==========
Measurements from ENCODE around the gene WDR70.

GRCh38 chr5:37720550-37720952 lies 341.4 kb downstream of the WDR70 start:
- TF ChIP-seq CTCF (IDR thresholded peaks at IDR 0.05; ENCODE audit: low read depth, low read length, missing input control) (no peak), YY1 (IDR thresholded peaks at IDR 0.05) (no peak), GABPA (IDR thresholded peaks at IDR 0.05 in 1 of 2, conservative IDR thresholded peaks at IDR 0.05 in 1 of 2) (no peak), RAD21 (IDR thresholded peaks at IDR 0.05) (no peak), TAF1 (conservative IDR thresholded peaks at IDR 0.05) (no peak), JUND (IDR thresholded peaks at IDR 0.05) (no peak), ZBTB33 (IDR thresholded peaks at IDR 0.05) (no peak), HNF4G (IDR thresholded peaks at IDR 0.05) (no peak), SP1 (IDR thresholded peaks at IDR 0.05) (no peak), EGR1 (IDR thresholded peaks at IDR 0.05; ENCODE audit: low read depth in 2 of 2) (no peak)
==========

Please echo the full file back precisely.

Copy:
Measurements from ENCODE around the gene WDR70.

GRCh38 chr5:37720550-37720952 lies 341.4 kb downstream of the WDR70 start:
- TF ChIP-seq CTCF (IDR thresholded peaks at IDR 0.05; ENCODE audit: low read depth, low read length, missing input control) (no peak), YY1 (IDR thresholded peaks at IDR 0.05) (no peak), GABPA (IDR thresholded peaks at IDR 0.05 in 1 of 2, conservative IDR thresholded peaks at IDR 0.05 in 1 of 2) (no peak), RAD21 (IDR thresholded peaks at IDR 0.05) (no peak), TAF1 (conservative IDR thresholded peaks at IDR 0.05) (no peak), JUND (IDR thresholded peaks at IDR 0.05) (no peak), ZBTB33 (IDR thresholded peaks at IDR 0.05) (no peak), HNF4G (IDR thresholded peaks at IDR 0.05) (no peak), SP1 (IDR thresholded peaks at IDR 0.05) (no peak), EGR1 (IDR thresholded peaks at IDR 0.05; ENCODE audit: low read depth in 2 of 2) (no peak)